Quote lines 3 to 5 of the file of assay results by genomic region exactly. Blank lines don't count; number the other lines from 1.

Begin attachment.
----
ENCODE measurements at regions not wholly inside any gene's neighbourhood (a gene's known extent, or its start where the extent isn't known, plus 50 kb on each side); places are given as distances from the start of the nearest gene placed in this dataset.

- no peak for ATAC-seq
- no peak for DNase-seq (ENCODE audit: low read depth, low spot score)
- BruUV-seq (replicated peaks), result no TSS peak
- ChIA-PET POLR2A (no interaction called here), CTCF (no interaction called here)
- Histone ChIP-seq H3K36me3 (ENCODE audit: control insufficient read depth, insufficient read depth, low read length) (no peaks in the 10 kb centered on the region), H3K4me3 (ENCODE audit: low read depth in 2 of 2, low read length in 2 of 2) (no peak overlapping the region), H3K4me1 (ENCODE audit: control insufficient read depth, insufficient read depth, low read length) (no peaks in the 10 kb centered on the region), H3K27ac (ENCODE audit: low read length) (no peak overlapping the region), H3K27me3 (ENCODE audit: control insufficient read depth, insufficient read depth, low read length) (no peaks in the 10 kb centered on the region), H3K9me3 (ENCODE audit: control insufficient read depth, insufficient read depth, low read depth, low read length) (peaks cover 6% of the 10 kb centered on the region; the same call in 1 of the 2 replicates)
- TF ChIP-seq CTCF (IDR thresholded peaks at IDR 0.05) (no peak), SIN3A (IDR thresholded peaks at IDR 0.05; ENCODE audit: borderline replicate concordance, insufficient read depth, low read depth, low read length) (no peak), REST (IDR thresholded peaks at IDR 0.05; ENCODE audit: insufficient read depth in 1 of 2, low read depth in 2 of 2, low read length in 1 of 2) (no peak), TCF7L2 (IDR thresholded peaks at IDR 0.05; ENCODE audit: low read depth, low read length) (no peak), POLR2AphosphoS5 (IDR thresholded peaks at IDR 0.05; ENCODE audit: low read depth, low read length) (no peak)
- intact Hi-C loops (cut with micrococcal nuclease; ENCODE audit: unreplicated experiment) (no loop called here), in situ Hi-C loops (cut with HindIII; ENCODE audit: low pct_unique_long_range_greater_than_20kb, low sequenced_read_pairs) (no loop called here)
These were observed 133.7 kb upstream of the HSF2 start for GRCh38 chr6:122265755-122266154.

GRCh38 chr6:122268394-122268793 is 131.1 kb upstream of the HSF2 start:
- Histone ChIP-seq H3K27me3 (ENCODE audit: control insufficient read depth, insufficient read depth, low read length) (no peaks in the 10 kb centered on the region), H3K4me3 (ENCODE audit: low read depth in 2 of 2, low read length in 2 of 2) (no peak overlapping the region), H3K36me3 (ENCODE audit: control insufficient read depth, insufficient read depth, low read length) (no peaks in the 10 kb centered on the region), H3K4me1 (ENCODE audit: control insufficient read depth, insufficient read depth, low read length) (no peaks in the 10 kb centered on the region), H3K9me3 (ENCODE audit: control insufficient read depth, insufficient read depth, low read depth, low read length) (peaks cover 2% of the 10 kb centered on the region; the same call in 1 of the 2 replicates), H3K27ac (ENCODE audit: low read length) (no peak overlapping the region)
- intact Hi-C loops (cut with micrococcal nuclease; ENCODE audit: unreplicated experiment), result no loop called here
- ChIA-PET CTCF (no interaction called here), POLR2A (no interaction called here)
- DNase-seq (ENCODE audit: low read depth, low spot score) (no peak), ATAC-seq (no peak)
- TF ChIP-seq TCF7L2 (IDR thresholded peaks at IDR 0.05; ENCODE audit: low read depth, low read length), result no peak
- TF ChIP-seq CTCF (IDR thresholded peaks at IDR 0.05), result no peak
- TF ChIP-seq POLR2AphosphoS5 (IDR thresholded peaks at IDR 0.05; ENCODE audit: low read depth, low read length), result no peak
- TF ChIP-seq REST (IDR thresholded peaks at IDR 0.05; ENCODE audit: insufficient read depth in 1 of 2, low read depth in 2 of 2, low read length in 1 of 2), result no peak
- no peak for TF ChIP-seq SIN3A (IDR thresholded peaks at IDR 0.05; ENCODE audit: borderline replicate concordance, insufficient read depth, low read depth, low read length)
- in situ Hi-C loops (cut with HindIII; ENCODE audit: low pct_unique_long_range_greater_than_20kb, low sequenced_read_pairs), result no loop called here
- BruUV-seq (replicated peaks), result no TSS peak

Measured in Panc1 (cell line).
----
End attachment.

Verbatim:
- no peak for DNase-seq (ENCODE audit: low read depth, low spot score)
- BruUV-seq (replicated peaks), result no TSS peak
- ChIA-PET POLR2A (no interaction called here), CTCF (no interaction called here)